Rip Her to Shreds
Icarus Theatre Collective
Old Red Lion Theatre
Grant Corr's play is a new work that feels like a period piece, but not in the way you would hope. It takes us back to the 1980s to tell the story of a gay teenager's journey of self-discovery in a provincial town near Belfast - but without presenting any new twist on a tale which is now quite familiar to us (and has been done light years better by, to name two examples, Hanif Kureishi in My Beautiful Laundrette and Jonathan Harvey in Beautiful Thing). Corr simply assumes that the story itself is inherently gripping enough to merit staging; I would actually like to hope that we have reached a stage where we're able to ask more from gay dramas (to crudely categorise them) than for them simply to tell us of a gay man struggling to come out to his religious family. This isn't new, and the writer's personal interest in the idea is no implicit reason why the story should be interesting to us, or demand our reverence. The Northern Irish setting, of course, makes things potentially more intriguing; but there is almost no reference made to the troubled politics of the time, or to those other sorts of tribal identities to which people cleaved.
D (Davy) Harrison is obsessed with Debbie Harry, and secretly wears makeup, high heels, and dresses of his own making. His one accepting friend, Brenda, is an overweight dreamer and New Romantic fangirl, ready to hightail it out of town to university as soon as she can. D's mother is a cheerful, fussy picture of denial, his father a walking cliché of religious authoritarianism. His older brother knows something's up but can't quite put his finger on it - there's a nice moment where he worries about giving D the job of organising his stag do, because somehow "he hasn't got it in him". D makes dresses from curtains stolen from his mother, evades his family's questions and hopes that the crushingly obvious truth won't hit them. Then he and Brenda take a trip to a Belfast club. There he meets Keenan, the club's alpha male, so to speak: a honey-tongued seducer who wraps D round his little finger.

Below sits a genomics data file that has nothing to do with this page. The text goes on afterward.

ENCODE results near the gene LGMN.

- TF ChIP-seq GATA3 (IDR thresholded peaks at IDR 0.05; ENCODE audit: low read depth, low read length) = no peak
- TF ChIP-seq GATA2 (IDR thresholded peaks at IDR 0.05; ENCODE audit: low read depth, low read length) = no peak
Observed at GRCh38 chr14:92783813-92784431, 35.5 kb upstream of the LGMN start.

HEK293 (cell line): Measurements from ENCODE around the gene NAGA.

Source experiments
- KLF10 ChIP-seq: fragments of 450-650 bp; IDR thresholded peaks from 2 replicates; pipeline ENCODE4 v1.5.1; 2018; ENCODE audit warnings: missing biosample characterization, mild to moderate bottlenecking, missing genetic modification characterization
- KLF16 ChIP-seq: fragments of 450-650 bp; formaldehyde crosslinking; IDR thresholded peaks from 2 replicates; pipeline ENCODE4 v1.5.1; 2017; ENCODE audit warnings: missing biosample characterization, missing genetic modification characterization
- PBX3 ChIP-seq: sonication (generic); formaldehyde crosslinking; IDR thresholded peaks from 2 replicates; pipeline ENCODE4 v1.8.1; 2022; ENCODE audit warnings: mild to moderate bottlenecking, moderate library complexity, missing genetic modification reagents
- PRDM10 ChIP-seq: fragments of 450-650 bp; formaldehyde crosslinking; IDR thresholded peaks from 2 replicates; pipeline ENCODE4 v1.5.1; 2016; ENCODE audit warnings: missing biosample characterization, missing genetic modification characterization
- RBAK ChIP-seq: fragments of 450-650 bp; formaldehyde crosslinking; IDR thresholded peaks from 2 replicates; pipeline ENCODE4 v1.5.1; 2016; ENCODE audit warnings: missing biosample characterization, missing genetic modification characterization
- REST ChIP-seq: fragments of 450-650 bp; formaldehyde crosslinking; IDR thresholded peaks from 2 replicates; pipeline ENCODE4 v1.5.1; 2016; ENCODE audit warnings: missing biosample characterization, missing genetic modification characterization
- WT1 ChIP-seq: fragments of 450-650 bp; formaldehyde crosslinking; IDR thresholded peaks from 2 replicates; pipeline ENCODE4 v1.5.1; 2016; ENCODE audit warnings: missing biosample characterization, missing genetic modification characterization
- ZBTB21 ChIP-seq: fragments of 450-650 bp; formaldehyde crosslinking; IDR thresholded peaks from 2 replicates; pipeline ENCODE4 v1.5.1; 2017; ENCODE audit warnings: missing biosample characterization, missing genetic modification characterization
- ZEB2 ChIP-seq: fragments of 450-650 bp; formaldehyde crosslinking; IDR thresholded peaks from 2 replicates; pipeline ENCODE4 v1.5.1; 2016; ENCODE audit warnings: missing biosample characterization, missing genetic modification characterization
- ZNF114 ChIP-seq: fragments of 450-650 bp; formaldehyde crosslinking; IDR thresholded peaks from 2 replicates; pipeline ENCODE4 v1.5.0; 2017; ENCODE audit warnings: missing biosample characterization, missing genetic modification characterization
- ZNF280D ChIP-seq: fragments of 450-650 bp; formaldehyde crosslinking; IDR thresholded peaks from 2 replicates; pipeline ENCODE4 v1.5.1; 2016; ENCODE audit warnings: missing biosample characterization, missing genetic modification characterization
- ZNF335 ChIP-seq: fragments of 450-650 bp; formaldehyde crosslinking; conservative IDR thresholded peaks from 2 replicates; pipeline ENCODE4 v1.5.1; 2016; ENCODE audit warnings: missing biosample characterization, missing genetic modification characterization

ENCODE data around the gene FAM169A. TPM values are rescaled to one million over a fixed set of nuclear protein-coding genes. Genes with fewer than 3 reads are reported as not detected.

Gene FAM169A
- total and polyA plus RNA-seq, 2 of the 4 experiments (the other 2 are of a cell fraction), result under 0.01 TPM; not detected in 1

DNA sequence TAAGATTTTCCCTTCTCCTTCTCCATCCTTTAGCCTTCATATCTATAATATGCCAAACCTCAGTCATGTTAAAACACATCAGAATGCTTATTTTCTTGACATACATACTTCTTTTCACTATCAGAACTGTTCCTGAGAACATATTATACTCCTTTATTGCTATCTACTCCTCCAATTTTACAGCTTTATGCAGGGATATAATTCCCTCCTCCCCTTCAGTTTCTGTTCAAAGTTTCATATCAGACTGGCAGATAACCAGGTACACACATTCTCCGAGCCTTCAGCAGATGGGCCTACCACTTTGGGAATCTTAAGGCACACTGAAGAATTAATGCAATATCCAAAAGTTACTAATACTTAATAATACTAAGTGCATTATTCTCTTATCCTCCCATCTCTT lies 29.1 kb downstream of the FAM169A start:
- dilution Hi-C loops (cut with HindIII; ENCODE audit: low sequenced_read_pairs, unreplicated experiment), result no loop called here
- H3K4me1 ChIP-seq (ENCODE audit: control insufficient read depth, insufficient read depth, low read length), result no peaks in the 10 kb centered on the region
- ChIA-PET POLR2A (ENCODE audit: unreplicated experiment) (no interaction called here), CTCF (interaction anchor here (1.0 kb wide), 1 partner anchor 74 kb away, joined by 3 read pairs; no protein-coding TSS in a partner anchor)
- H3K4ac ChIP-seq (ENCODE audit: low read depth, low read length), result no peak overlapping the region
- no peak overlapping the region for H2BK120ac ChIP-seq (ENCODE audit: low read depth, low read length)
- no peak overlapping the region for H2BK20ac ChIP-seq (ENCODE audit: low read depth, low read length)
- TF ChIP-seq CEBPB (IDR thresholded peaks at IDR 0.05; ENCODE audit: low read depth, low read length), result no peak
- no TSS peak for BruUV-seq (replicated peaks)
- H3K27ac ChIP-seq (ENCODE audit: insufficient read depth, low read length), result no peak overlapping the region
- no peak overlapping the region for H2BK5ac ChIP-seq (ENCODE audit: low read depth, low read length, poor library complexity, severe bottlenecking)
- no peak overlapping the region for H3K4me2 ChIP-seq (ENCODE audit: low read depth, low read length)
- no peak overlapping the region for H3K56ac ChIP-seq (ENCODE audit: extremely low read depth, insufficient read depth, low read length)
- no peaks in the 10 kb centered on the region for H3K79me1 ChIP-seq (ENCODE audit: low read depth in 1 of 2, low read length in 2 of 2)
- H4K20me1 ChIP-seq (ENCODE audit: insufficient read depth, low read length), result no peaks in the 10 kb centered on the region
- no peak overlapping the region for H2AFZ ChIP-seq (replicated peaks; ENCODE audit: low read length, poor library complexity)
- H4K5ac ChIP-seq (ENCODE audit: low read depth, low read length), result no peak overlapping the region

The dynamic between the two men is interesting at points: with D much the younger, more naïve and more passive party, whom Keenan shamelessly objectifies and exploits. There's some frank descriptions of the attraction of homosexual sex, and some graphic scenes of the acts themselves. But the really shocking part is Keenan installing D in an upstairs room of the club, for a queue of random men to come and sample his delights - basically making him a prostitute in all but name. This is where the play badly fails: there are no logical reactions from any of the characters to any of the horrific developments. On hearing Keenan's plans for him, rather than running a mile, D merely pitifully protests "I only want you".
After being raped by strangers in the room, he carries on the relationship with Keenan as though nothing major has happened. Brenda, herself originally bedded and then rejected by Keenan, comes back to him in lovesick tears, is spat on and violated by him in a sickening way - and comes back to him again. And D's mother sees him wearing a dress made from her old curtain; but continues to cheerfully insist he wear the suit she's bought him to be best man at his brother's wedding, because surely he'll look dapper enough to attract some nice girl.
This suit becomes a symbol of the ultimate life decision D must make: to wear it is to be trapped forever on the path of conventionality, not to wear it is to decide to be free. It's something of a false ultimatum, which the play uses to provide its final uplifting moment of rebellion. There are nice performances from Siobhan Fanning as Brenda and Rowan Finnegan as Keenan, and Tom Read Wilson's D is likeably young, puppyish and enthralled by the possibilities of the world. We wish him luck, but we're not sure why we've had to watch every moment of his progress towards a decision we always knew he'd make.
Until 3rd April
Reviewer: Corinne Salisbury